As a pastor-evangelist, Elder Gilbert held successful meetings with nearly all the leading Baptist country and village churches over several counties in East Tennessee, frequently adding from fifty to seventy-five or eighty converts to the membership of a church from a single meeting, and often doubling the church's financial strength. Notably was this true in the counties of Claiborne, Hancock, Hawkins, Hamblen, Greene, Grainger, Jefferson, and Cocke. Nearly all the churches of the last-named county received wonderful ingatherings from Brother Gilbert's meetings. It was through his instrumentality and as a result of his great meeting (February, 1876) that the Newport Church was organized, and the money, for the most part, raised, to build their first house of worship.
He was pastor of the following churches: Union Grove, Big Spring, Concord, Warrensburg, Persia, Antioch, Bethel, Clay Creek, and Pleasant Grove. As pastor he indoctrinated his churches faithfully, teaching and urging them to give to all good causes-pastoral and .ministerial support not excepted.
Elder Gilbert witnessed in his meetings about 4,000 conversions and baptisms; and, being always and on all occasions a "doctrinal" preacher and making revival meetings a special occasion for preaching on baptism, "close communion," the doctrine of a New Testament church, and the duty of the churches to support the gospel, he never failed to baptize about all the converts in his meetings, or to get an adequate remuneration for his services.
Elder Gilbert was combative in disposition, and frequently aroused opposition -sometimes made enemies; but he baptized many a sinner, and many a pedo-Baptist as well, whom he first made mad. His preaching generally bordered on the controversial; and if at any time it seemed to him necessary to defend the truth by public debate, he rather gloried in it. During his ministry he had some five or six public debates with the local champions of the Methodist or Presbyterian faith, and never failed to acquit himself creditably or fully sustain the Baptist position.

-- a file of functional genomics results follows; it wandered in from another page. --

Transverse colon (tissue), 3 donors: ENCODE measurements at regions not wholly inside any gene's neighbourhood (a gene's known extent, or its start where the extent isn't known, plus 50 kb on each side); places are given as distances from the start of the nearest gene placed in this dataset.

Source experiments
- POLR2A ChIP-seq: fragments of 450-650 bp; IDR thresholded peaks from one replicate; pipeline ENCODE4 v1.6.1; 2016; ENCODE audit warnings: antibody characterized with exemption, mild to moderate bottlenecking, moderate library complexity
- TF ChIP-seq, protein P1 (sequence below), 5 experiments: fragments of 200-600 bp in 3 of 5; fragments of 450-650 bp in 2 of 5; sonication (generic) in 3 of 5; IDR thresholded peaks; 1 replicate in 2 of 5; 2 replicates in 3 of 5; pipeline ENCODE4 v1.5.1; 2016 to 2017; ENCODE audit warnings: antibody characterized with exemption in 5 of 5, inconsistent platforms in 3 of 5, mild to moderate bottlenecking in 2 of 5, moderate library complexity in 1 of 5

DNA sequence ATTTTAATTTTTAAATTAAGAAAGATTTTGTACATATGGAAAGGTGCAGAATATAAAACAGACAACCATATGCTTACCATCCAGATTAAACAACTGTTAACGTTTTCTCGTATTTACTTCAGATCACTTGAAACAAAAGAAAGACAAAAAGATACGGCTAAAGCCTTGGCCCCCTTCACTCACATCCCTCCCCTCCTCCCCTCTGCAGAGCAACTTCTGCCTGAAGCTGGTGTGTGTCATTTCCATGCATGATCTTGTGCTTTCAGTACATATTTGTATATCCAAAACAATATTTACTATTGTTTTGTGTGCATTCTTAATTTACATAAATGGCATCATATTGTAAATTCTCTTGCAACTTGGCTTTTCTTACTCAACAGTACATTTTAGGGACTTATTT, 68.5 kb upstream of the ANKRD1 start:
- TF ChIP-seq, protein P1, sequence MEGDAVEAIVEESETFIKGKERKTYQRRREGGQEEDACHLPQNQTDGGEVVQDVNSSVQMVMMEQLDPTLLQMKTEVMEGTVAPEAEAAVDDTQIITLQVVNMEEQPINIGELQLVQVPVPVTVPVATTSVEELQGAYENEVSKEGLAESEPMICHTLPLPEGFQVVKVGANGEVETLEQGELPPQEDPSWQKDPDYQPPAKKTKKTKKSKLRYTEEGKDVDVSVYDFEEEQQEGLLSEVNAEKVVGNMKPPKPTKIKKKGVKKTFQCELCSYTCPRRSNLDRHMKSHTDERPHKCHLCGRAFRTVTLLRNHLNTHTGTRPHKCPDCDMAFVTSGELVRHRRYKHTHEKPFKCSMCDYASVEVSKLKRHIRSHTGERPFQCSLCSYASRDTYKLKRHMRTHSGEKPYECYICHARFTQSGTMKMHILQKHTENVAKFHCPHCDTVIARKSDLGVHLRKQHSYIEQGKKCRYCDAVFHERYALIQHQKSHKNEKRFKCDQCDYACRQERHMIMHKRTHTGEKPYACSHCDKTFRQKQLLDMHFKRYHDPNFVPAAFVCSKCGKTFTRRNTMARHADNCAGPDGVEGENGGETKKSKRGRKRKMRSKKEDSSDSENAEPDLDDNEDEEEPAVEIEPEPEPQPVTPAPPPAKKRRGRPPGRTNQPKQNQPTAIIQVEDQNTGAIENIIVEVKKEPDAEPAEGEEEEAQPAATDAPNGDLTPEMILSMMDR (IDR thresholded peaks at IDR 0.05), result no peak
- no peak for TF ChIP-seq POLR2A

In his palmy days few men were more powerful in exhortation than Brother Gilbert; not many were better acquainted with the human mind, or better understood the plan of salvation. In dealing with inquirers he was like a skillful physician who understands the disease and knows the remedy and how to apply it.
For half a century Thomas Gilbert was a true yoke-fellow in the gospel with Asa Routh. The last time the writer saw him he was a battle-scarred veteran, retired from the field of conflict but with the trophies of victory about him - a good deal of the old-time fire in him still. "Monday morning I drop in on Brother T. Gilbert at Whitesburg, and find him still suffering with rheumatism but joyously conversing with his brethren about the Lord's work and the condition of our Baptist Zion." (J. J. B., February 9, 1899.)
Brother Gilbert answered the summons to "depart and be with Christ," February 11, 1901; and was followed to the better land by his son, Henry Gilbert, who was a useful minister, March 27, 1909.
By report of committee and unanimous vote the Nolachucky Association memorialized Elder Thomas Gilbert as an "able and effective minister, performing more hard labor, baptizing more people, and organizing more churches than any other single preacher, perhaps, in all the surrounding country being sound in the faith, bold in defense of the truth; he at last
stacked arms at the feet of his great Commander, received an honorable discharge, and went Home to join in a re-union with his worthy comrades, Routh, Baker, and Brown." (J. B. Bundren, for committee.)
Burnett, J .J. Sketches of Tennessee's Pioneer Baptist Preachers. Nashville, Tenn.: Press of Marshall & Bruce Company, 1919.